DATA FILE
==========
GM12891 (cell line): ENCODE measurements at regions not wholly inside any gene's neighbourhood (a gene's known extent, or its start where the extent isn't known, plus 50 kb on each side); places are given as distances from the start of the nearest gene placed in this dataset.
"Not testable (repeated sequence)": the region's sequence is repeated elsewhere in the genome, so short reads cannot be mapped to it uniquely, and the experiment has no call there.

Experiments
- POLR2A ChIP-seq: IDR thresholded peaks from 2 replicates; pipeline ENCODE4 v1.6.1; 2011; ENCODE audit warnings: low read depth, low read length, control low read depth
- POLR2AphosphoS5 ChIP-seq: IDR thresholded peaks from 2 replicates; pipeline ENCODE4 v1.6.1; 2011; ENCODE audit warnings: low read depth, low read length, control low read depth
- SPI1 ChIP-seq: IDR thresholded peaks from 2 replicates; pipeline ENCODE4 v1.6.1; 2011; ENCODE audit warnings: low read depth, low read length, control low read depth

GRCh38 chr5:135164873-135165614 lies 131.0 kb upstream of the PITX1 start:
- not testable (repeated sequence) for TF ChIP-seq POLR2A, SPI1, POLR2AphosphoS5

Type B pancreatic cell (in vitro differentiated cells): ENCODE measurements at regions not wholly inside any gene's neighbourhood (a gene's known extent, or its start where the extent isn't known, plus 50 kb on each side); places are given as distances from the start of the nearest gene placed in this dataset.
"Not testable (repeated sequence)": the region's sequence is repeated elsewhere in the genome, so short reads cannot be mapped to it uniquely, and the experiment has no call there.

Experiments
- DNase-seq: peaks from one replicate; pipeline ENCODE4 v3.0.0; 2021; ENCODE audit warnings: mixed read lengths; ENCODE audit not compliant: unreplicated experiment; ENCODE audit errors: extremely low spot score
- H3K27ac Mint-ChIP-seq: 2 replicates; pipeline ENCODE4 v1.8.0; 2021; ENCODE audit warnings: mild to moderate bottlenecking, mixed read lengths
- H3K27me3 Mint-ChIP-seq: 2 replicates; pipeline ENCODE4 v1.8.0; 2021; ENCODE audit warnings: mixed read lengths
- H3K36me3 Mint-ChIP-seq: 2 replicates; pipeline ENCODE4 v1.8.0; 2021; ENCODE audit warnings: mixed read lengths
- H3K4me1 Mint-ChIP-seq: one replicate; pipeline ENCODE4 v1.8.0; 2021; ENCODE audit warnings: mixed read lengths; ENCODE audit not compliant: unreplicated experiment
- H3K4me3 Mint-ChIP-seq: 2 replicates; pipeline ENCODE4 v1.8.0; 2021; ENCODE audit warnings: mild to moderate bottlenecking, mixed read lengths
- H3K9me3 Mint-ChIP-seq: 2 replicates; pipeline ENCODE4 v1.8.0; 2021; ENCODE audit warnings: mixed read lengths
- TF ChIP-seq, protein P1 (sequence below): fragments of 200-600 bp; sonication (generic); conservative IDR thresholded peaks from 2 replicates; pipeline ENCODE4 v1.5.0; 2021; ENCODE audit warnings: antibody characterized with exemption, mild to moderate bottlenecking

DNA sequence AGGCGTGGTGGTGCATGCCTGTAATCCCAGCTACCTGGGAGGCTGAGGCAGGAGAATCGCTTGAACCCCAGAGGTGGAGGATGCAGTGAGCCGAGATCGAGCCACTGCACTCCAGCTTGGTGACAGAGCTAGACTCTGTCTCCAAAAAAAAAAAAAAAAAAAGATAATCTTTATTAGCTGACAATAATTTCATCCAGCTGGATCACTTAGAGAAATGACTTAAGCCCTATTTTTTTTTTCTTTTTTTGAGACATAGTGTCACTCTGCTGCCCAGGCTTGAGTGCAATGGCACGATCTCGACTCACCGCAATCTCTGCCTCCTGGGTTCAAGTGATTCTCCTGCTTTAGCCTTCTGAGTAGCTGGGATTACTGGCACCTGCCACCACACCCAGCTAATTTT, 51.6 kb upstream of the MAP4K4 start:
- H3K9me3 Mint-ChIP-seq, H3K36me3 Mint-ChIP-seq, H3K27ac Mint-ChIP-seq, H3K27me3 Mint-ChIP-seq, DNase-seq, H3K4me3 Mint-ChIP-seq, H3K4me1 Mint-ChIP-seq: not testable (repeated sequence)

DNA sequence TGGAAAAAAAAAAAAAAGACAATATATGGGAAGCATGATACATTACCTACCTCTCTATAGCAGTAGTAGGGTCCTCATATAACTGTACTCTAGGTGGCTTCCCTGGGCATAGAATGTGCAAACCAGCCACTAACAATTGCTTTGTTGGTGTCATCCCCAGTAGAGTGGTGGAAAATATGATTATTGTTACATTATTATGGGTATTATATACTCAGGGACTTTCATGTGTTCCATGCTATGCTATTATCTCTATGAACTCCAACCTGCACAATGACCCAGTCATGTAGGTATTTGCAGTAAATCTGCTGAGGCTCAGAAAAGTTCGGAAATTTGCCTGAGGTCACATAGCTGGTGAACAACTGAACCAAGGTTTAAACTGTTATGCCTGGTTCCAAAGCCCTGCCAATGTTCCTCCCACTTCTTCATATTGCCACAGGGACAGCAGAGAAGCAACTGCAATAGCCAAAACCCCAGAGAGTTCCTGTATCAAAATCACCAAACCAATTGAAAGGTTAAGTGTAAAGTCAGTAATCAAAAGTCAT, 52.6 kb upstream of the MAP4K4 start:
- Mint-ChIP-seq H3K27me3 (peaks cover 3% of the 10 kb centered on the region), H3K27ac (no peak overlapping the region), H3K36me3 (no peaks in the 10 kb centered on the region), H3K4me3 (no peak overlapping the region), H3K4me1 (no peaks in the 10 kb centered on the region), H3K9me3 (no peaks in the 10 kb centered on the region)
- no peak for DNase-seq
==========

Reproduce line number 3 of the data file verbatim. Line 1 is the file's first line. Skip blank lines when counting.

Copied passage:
Experiments